21 Regulations Regulations
1946 Federal Regulation of Lobbying Act: lobbyists have to register with Congress, detailing who he/she is and whom they work for 1995 Lobbying Disclosure Act: closed loopholes of 1946 Act  Register with Congress; semi-annual reports – laws and issues addressed, branches and agencies contacted, estimated money spent House and Senate Ethics Rules and Codes of Official Conduct BUT written by those in Congress…

22 Pro Theories Pluralist Theory
Interest groups bring representation to all citizens b/c groups compete and counterbalance each other Some stronger than others, but none is ‘winner’ all the time Common good is not a singular thing that one group can bring  Groups with different interests prevail on different issues, so the the collective interest of society as a whole has been promoted Groups promote issues often neglected by political parties: hot button issues like abortion often avoided by parties b/c voters disagree

23 Con Theories Interest Group Liberalism Economic/Class Bias
Officials tend to support policy demands of groups with special stake in policies  groups get what they want, regardless of majority of society Economic/Class Bias Upper middle class and high socioeconomic status more represented in groups  better position than those who are underrepresented in groups Elite Theory Economic groups, mainly corps, are most organized and most represented  biased toward corporations Only a few groups, mainly the wealthy, have most of the power Gov’t run by few interests of key groups and institutions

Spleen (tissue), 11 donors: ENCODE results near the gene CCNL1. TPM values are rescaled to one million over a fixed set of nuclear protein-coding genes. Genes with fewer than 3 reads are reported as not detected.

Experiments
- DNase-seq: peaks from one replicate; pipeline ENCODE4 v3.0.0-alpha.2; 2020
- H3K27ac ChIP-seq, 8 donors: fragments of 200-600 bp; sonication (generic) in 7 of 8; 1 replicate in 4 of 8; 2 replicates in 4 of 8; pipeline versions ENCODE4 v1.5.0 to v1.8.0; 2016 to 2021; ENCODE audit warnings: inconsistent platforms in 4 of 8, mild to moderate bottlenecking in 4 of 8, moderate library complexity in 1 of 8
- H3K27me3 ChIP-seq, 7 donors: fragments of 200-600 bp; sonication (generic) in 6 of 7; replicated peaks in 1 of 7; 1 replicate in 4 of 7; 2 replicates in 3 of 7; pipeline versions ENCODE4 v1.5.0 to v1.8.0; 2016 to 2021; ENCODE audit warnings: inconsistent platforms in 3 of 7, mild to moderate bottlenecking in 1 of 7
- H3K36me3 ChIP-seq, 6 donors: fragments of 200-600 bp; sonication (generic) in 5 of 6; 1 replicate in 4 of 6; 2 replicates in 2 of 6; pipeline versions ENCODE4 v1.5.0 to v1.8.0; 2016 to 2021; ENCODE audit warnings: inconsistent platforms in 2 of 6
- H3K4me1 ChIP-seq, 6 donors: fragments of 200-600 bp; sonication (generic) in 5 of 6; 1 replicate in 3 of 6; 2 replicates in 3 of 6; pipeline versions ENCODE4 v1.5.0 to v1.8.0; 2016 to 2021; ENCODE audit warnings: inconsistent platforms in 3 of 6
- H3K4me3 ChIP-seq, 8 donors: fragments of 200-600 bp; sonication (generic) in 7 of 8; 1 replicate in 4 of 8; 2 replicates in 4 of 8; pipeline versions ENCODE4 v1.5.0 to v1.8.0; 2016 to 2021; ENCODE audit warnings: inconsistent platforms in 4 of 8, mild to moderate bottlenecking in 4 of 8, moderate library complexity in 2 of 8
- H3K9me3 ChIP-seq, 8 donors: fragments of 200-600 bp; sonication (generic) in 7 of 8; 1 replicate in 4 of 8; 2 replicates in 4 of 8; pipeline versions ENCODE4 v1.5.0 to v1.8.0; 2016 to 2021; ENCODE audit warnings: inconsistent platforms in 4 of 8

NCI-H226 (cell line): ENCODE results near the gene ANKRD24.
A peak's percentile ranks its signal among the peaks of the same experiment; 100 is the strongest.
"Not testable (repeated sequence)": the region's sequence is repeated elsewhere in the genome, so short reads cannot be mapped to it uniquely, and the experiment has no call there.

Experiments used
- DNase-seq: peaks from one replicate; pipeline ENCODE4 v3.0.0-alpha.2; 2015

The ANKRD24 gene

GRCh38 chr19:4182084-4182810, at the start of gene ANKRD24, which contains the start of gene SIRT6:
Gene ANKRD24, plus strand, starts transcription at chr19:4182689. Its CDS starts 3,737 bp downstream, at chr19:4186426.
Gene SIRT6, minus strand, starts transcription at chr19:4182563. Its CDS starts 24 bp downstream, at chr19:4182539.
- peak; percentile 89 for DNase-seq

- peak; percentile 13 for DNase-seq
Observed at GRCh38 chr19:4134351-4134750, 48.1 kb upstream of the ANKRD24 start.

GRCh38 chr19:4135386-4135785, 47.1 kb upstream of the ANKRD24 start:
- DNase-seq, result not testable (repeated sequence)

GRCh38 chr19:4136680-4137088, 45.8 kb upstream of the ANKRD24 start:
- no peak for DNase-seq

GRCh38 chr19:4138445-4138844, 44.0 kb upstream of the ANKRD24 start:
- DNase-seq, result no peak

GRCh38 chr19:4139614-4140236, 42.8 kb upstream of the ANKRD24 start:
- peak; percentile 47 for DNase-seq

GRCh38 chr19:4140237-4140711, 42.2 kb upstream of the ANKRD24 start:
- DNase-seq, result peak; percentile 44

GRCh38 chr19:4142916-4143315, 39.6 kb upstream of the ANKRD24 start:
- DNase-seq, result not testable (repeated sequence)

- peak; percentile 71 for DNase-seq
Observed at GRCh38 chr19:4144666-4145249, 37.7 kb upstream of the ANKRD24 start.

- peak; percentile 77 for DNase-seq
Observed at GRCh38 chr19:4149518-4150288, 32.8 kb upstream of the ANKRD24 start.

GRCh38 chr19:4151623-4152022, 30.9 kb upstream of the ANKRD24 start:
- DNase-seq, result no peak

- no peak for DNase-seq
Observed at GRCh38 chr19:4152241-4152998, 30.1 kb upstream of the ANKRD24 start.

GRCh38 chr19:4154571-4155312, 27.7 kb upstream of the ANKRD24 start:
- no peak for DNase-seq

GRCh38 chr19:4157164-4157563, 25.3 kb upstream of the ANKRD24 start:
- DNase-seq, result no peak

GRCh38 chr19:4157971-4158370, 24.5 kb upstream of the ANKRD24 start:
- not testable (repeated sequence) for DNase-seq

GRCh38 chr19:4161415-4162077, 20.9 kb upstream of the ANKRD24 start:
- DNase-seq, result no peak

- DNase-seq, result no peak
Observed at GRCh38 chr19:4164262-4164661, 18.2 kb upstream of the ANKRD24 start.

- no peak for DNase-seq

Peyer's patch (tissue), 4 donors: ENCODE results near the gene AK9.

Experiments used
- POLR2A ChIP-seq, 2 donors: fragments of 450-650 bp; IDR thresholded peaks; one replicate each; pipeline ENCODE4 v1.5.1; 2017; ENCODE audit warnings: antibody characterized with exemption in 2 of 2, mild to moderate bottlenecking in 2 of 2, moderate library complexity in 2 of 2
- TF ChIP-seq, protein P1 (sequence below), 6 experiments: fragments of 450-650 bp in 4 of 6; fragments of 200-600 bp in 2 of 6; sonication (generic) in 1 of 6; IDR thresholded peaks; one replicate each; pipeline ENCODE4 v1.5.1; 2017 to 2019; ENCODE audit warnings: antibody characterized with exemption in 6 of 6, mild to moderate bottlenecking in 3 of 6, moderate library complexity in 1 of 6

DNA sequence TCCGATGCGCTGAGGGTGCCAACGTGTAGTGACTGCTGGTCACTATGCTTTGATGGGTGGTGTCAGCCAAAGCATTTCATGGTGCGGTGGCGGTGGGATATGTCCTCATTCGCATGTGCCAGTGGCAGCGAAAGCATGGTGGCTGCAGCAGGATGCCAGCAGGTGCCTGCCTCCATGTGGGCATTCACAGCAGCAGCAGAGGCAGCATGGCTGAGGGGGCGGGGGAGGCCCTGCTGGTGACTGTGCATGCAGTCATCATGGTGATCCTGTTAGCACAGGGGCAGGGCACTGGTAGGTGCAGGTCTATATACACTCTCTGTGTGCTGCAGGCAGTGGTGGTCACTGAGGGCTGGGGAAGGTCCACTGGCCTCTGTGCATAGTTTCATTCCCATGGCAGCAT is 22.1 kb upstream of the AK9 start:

24 Other Pros/Cons Pro: info, knowledge on issues – officials need to be educated on topics they vote on Con: corruption – lobbyists and groups “buying” officials and votes “Revolving Door” Gov’t officials become lobbyists, and vice versa Gov’t hires private sector professionals for experience, relationship/influence with industries, and political support from industries Industries hire former gov’t officials for access to current officials, inside info on current events, influence on bills important to causes Pros/Cons of this – similar to above

25 Lobbyists would “furnish sumptuous free meals without number, and great quantities of assorted intoxicating liquors to legislators” and “debase them morally by procuring for their entertainment lascivious women who were on the payroll of the lobbyist and who were willing to run the whole gamut, so to speak, of immorality.” Representative Eugene O’Sullivan, Congressional Report June 1950

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28 House Ethics Rules Activity
With your group, read and discuss sections of the “Highlights of the House Ethics Rules” When watching the Abramoff interview, think about what rules were being broken, and how After watching the interview, with your group discuss ways you think Congress could/should address such problems with lobbying